Otherwise, our exploratory analysis showed that FEV1/FEV6 ratio >0.85 measured at GP’s office had a NPV of 95.74 % and was reasonable to conclude that a patient was not suffering from COPD and further testing was indicated to reveal the reasons for respiratory symptoms. A strategy of using this two cut-off values (FEV1/FEV6 < 0.7 to diagnose and >0.85 to rule-out COPD) could increase the number of patients diagnosed at GP’s offices and treated according to the current guidelines. A confirmatory study validating these thresholds should be done using these cut-off values as a pre-specified goals. If this thresholds are confirmed, only patients with the FEV1/FEV6 ratio between the 0.7 and 0.85 should be referred for further lung function testing and (sub)specialist evaluation. Our results were based on the study population from 40 to 65 years of age so in older populations recommendations from Global Lung Initiative (GLI) to use lower limit of normal (LLN) for FEV1/FVC (different from a fixed criterion of <0.7) should be taken into account to prevent over diagnosing COPD in older population .
Diagnosing COPD is important because it was shown that undiagnosed patients with COPD have increased mortality , morbidity [5, 23] and decreased quality of life . The treatment of such patients is delayed and the probability of quitting smoking is diminished . For a decision to start the implementation of active case finding it is important to know the number of undiagnosed patients in a specific population . There is evidence of different diagnostic accuracy of physician’s established diagnosis for COPD in different countries and age groups . Up till now, we didn’t have a scientific data for our population. In our study, the number of undiagnosed COPD patients in a population at risk is approaching 20 % with almost half of them in advanced stages of the disease (8.4 %). These data are important for health authorities for decision making . Our finding was on a lower end of the results from literature ranging from 20 % to more than 50 % of undiagnosed COPD patients in at risk population [29, 30]. This is probably the result of an overall education campaign started in our country as early as the year 2000 with the presentation of the COPD monograph (COPD guidelines developed by the Croatian Respiratory Society), and followed in subsequent years by the broad education campaign for both GPs and pulmonologists according to GOLD.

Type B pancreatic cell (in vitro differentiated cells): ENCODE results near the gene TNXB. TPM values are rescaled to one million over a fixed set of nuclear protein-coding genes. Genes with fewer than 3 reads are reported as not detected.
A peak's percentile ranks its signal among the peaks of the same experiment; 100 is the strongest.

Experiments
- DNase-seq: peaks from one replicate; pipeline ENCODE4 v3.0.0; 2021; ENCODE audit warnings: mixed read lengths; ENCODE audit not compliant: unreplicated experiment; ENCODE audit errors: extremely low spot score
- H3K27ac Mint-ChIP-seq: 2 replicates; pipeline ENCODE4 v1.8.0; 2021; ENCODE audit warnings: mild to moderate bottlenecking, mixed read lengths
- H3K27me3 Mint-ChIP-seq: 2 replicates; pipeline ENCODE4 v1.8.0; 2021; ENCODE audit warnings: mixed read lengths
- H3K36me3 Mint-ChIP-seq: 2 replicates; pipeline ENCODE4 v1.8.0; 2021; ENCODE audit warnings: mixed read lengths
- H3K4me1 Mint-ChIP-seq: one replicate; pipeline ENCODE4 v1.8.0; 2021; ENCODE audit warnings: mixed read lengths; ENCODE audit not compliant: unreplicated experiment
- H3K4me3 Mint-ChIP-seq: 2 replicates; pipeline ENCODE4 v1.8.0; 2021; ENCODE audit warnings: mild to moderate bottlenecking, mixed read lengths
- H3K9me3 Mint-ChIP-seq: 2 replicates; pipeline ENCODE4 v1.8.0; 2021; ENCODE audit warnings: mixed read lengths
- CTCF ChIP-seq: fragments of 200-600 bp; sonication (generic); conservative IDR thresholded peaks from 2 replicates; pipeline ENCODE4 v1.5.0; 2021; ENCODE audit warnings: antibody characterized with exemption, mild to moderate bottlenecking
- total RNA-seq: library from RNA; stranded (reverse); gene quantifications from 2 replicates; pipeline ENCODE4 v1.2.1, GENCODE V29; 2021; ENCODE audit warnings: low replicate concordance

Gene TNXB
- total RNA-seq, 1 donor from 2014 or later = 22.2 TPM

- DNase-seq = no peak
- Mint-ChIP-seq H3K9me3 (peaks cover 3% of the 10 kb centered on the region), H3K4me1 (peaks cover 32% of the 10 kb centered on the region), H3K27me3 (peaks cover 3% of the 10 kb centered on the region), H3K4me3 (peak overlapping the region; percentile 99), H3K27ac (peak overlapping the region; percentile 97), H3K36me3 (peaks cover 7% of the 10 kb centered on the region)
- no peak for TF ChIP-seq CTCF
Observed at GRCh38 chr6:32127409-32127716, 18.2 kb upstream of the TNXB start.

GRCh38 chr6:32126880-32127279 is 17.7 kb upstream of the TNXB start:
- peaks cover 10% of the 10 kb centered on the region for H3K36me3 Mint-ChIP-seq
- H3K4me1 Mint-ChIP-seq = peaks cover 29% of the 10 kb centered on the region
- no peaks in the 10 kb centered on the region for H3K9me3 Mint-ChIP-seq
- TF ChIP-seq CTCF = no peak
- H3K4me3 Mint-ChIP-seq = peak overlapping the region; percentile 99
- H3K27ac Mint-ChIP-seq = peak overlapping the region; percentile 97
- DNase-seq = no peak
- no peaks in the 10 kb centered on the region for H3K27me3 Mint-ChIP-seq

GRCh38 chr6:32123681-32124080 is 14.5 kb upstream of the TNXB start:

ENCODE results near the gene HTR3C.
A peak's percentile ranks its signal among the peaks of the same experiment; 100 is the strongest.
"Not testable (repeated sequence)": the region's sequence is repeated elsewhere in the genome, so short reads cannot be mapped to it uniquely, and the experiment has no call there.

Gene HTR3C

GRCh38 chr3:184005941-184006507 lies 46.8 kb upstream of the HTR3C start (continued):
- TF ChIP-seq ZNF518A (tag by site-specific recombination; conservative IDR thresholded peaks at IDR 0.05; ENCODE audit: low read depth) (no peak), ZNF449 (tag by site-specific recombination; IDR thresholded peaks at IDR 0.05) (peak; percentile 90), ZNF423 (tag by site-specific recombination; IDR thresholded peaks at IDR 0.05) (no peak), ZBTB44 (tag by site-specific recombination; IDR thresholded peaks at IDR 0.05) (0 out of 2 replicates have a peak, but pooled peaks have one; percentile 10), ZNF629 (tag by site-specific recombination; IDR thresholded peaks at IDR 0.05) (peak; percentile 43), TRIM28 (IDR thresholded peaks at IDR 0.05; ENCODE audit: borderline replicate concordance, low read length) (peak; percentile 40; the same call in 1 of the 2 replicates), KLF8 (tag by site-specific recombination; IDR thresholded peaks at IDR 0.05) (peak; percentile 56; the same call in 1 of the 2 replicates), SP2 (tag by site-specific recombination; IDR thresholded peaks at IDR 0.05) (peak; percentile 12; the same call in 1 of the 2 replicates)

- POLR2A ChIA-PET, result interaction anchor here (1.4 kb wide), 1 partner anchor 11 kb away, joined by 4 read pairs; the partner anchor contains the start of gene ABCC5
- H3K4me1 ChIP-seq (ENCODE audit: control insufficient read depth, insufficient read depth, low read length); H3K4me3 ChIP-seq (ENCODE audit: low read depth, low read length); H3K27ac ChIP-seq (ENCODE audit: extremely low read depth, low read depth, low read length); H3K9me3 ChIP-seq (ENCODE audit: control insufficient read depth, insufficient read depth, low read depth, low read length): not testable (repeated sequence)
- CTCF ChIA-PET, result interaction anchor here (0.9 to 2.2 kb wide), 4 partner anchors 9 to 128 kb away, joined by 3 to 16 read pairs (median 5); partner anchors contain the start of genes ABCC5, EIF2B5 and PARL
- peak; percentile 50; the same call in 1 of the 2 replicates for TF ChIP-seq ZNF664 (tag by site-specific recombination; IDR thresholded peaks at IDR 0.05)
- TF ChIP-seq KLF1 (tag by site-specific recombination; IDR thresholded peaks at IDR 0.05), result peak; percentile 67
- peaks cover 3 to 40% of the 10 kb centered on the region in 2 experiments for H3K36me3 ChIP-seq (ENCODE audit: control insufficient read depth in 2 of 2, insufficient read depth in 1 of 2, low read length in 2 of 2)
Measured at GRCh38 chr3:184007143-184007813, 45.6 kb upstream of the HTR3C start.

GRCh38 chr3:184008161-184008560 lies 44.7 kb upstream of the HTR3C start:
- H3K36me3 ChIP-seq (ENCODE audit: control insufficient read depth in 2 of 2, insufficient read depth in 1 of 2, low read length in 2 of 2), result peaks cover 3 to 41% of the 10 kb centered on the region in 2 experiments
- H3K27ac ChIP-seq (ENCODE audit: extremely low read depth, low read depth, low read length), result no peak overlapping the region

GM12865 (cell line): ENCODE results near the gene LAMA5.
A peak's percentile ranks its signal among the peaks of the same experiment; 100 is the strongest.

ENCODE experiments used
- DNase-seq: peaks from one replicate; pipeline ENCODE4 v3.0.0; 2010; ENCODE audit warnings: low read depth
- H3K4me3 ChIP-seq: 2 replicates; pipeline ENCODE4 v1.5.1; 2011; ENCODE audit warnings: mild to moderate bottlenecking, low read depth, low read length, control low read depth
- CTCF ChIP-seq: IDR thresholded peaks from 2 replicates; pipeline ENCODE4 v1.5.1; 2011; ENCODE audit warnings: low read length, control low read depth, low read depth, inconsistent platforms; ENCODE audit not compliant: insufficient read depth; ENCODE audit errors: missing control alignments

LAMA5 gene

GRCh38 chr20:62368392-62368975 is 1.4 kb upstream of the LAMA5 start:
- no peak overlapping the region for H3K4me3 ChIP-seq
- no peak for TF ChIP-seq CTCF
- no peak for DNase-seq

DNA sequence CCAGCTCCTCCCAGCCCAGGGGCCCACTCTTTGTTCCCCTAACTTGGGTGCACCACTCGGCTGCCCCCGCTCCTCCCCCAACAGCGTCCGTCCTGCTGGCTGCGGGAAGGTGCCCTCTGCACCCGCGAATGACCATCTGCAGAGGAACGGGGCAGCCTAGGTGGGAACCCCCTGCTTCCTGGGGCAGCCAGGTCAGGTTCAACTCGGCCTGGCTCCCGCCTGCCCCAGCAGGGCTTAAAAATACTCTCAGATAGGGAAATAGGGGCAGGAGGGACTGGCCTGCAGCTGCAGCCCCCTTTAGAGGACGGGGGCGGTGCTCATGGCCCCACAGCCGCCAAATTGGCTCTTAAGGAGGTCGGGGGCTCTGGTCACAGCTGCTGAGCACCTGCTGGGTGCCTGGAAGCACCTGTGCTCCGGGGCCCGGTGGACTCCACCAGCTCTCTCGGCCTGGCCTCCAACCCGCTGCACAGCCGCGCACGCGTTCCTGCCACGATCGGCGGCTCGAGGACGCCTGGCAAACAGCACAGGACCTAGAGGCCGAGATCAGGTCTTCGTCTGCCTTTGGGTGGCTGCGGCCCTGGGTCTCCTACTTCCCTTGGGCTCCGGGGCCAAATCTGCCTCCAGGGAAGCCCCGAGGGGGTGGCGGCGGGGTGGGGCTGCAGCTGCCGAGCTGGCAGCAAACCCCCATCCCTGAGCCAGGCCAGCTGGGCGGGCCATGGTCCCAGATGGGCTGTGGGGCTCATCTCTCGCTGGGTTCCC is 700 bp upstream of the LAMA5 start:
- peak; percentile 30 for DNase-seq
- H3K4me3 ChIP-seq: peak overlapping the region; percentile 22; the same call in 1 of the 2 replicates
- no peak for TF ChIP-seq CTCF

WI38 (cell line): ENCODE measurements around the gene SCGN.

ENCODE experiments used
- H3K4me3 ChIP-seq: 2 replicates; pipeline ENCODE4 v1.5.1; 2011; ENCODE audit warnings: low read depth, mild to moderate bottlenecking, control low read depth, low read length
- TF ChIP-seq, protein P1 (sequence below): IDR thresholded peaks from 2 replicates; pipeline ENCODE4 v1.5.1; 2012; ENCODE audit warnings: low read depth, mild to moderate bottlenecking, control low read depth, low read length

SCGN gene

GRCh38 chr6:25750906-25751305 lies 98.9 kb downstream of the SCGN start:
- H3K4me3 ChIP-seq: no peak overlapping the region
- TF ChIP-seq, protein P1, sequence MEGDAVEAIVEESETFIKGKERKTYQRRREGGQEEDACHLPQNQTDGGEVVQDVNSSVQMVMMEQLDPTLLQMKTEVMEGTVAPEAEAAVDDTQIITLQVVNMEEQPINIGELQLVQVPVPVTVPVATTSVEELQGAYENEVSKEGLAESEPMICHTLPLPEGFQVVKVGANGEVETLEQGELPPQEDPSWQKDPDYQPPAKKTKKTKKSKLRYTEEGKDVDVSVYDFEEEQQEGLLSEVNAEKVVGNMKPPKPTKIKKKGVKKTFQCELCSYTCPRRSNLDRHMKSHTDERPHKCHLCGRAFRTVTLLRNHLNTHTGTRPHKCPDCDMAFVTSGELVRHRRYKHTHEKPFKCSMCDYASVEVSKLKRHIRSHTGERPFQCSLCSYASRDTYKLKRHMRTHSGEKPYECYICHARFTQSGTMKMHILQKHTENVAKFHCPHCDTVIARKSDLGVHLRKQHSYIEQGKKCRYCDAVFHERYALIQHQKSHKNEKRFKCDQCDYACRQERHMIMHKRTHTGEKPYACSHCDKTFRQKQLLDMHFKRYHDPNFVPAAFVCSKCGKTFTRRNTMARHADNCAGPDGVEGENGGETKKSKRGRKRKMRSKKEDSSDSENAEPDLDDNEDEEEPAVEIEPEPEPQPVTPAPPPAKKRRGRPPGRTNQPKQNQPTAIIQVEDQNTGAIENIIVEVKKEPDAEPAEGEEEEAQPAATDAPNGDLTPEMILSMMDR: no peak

Based on the results of our study we could recommend the clinical algorithm (Fig. 4) for the triage of patient at risk for COPD (smokers/ex-smokers with >20 pack-years having chronic respiratory symptoms or comorbidities associated with COPD) using lung function testing with COPD-6™ at GP’s office (for the age group of >70 cut-off value for the FEV1/FEV6 should be revised to LLN according to GLI recommendations ): (1) FEV1/FEV6 < 0.7 – treatment should be started according to the current guidelines in an uncomplicated patient or referred to specialist for further assessment if a patient is severe or has significant comorbidities; (2) FEV1/FEV6 ≥ 0.7 and ≤0.85 – refer to pulmonologist for further consultation; (3) >0.85 should consider alternative diagnosis than COPD. Using such an algorithm in regular GP practice will allow GPs to make an early COPD diagnosis or a proper specialist referral thus producing more appropriate use of resources, cost savings and task shifting. These effects are based on much broader accessibility and lower price of services of general practice and limited resources on the secondary/tertiary care level considering the number of smokers in general population (up to 30 % of adults) and COPD patients (up to 10 % of adults). Substantial positive effects can be expected based on this broad accessibility regarding early diagnosis of COPD allowing early preventive interventions (quitting smoking) . Although it can be supposed that an early intervention already in asymptomatic subjects with fixed airflow limitation could be beneficial there are no studies that confirm such a hypothesis and possible benefits but also no harm could be expected based on studies of therapeutic interventions in mild/moderate COPD .